A recent study conducted by Norwegian researchers found that 8.3 per cent of the Norwegian work force is addicted to work to the point where it becomes a health issue. They show that workaholism is on the rise, and the odds are this phenomenon isn’t limited to Norway.
The term workaholic has two connotations attached to it – it’s either someone who enjoys work so much that he/she doesn’t want to detach from it, or someone who simply feels obligated, and just can’t stop working – even though he/she doesn’t enjoy it. Workaholism is often (ironically) associated with a decrease in productivity, and significant health risks. But even with these high risks, the phenomenon is rarely studied.
Postdoctoral Fellow Cecilie Schou Andreassen and colleagues from the Department of Psychosocial Science at the University of Bergen (UiB) in Norway has been the first to assess workaholism in a nationally representative sample. According to them, while you can study individual cases and learn from them, if you want to truly understand workaholism, you need a significant statistic analysis.
In order to create this analysis, they came up with 7 criteria to measure work addiction:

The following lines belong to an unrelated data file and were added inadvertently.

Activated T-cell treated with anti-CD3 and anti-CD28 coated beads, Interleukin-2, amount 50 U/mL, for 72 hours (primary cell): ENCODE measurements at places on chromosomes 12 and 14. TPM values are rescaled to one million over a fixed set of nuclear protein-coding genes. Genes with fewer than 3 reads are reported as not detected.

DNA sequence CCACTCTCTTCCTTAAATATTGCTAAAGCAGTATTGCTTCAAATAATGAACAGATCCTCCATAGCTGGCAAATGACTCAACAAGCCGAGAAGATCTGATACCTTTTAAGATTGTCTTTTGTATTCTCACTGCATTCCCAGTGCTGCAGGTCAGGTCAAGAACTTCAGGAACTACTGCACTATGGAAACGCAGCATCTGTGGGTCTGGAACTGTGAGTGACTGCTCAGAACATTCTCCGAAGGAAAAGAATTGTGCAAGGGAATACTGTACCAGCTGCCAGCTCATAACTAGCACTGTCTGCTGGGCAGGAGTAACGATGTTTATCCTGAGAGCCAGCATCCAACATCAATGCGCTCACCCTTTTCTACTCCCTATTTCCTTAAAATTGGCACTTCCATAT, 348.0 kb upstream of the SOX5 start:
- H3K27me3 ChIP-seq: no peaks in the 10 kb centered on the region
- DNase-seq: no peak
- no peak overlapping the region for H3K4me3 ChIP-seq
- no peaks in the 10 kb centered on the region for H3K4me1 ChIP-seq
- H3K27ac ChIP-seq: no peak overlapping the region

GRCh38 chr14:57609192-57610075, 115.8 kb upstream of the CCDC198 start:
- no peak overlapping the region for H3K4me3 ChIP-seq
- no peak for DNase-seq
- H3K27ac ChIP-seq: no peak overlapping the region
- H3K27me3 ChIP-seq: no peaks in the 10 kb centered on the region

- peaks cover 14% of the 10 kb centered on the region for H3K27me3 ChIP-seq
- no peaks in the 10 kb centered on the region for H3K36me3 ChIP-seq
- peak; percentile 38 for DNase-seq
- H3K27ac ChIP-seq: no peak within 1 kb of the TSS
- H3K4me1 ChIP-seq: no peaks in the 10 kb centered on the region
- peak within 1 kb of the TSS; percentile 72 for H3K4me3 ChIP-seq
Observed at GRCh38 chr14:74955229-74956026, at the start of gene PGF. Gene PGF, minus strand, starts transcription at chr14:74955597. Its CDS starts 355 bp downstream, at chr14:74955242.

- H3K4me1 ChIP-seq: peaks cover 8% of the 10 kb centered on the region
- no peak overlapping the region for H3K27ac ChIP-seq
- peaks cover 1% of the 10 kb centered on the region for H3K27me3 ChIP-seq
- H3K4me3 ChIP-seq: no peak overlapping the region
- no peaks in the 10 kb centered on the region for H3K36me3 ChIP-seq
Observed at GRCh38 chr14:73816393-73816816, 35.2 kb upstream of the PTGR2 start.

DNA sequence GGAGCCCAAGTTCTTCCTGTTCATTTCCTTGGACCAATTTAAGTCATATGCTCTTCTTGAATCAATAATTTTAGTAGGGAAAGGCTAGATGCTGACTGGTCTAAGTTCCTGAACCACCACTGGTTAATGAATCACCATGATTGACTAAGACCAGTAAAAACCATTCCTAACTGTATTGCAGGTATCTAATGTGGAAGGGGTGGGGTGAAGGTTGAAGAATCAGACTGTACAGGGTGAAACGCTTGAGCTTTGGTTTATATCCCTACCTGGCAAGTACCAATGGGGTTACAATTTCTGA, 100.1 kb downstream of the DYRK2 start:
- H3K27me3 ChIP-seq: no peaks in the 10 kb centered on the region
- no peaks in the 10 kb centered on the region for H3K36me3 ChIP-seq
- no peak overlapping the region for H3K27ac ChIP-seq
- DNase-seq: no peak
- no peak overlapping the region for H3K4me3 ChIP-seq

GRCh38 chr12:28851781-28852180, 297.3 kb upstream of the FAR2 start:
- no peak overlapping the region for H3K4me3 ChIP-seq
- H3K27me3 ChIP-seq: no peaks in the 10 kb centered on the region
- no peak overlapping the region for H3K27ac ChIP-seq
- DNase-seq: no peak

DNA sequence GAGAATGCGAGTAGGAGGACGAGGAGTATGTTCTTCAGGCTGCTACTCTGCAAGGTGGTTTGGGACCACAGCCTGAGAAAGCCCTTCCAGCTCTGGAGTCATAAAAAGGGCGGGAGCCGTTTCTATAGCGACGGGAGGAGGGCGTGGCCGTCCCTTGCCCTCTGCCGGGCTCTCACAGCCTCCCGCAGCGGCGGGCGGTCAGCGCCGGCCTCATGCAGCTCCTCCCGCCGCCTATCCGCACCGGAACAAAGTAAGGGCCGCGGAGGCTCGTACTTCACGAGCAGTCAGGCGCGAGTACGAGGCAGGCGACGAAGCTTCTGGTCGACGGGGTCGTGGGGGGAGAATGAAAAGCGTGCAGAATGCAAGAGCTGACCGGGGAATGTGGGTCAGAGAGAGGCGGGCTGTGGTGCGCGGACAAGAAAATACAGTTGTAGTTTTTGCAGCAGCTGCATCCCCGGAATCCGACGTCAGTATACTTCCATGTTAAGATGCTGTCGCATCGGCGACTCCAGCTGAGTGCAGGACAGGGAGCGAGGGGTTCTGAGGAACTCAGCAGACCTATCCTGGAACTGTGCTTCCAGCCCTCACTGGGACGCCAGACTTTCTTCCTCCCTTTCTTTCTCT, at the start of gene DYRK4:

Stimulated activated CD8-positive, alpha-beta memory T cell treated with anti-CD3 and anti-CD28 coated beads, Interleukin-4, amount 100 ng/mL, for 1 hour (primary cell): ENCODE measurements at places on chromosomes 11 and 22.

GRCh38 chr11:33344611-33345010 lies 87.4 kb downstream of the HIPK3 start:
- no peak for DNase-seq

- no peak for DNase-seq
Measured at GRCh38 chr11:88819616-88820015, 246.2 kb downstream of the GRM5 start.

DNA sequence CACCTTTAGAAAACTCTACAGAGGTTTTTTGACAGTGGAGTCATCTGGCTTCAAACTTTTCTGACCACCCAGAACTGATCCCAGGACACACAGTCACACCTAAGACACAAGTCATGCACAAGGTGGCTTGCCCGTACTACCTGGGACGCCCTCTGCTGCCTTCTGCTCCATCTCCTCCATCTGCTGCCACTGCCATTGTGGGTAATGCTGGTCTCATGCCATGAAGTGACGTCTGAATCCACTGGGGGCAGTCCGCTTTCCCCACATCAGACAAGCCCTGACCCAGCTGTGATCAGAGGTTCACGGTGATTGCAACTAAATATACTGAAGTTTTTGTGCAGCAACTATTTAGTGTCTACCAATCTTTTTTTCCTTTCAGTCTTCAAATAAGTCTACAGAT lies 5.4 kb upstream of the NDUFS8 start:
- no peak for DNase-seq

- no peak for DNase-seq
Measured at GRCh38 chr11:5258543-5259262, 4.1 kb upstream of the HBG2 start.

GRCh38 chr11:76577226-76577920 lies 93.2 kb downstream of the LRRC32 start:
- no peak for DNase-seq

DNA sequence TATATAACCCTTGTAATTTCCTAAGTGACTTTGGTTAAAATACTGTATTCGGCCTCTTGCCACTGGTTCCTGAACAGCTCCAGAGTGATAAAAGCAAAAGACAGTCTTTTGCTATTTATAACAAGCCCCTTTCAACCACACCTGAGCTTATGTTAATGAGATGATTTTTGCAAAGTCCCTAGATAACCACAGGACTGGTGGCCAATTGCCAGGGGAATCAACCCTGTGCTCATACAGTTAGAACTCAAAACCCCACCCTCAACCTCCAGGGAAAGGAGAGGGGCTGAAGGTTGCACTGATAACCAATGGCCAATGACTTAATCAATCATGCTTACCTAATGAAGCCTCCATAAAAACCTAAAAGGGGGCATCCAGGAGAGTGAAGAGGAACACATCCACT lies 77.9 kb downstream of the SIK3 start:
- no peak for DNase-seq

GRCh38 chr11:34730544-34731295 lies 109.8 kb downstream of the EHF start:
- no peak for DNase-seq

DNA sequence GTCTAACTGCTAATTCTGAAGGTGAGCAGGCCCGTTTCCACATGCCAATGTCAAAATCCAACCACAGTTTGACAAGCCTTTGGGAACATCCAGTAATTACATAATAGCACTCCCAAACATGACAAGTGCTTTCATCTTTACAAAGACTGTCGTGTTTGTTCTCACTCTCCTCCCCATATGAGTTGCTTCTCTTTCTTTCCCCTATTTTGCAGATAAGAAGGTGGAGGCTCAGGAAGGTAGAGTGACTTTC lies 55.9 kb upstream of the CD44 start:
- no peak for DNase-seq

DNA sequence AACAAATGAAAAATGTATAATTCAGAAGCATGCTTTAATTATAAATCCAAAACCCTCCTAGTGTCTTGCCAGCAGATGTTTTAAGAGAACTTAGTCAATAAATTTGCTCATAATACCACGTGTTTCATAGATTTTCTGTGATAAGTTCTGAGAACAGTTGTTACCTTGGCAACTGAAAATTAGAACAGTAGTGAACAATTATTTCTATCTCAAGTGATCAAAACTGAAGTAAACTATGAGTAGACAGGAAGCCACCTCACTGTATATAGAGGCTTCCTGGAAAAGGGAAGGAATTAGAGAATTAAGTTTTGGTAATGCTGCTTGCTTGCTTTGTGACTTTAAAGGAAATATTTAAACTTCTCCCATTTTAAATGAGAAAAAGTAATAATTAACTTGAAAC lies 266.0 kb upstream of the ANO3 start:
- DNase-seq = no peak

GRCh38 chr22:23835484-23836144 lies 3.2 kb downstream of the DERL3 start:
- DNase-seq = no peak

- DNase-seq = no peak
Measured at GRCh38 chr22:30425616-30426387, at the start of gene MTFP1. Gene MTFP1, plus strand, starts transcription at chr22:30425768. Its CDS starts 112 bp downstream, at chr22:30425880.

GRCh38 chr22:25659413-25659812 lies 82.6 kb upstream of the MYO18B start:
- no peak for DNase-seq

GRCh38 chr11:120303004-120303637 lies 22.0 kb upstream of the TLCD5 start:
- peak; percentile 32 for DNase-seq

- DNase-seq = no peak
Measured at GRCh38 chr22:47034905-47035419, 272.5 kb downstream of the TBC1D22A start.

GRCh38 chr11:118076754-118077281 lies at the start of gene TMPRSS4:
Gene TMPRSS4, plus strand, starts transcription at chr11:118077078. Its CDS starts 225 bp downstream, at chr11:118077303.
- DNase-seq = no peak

You think of how you can free up more time to work.
You spend much more time working than initially intended.
You work in order to reduce feelings of guilt, anxiety, helplessness and/or depression.
You have been told by others to cut down on work without listening to them.
You become stressed if you are prohibited from working.
You deprioritize hobbies, leisure activities, and/or exercise because of your work.
You work so much that it has negatively influenced your health.
“If you reply ‘often’ or ‘always’ to at least four of these seven criteria, there is some indication that you may be a workaholic,” says Schou Andreassen. “This is the first scale to use core symptoms of addiction found in other more traditional addictions.”
I came up with 2 (maybe 2 and a half) out of 7, so I guess I’m fine. But 8.3 percent of working Norwegians aren’t – they’re addicted to work! Interestingly enough, there were no differences between genders, but younger people tended to work more than their elder counterparts.
“We did find that younger adults were affected to a greater extent than older workers,” says Schou Andreassen. “However, workaholism seems unrelated to gender, education level, marital status or part-time versus full-time employment.”
Workaholism is not treated as a condition in itself, but is sometimes associated with other syndromes. Researchers warn that if we want to treat this problem, we have to understand how to classify it first.
“As workaholism is not a formal diagnosis the development of treatment models and real treatment offers has been lacking. The fact that more than eight per cent of the general work population seems to suffer from workaholism underlines the need for proper treatment and other relevant interventions,” says Cecilie Schou Andreassen.
Andrei's background is in geophysics, and he's been fascinated by it ever since he was a child. Feeling that there is a gap between scientists and the general audience, he started ZME Science -- and the results are what you see today.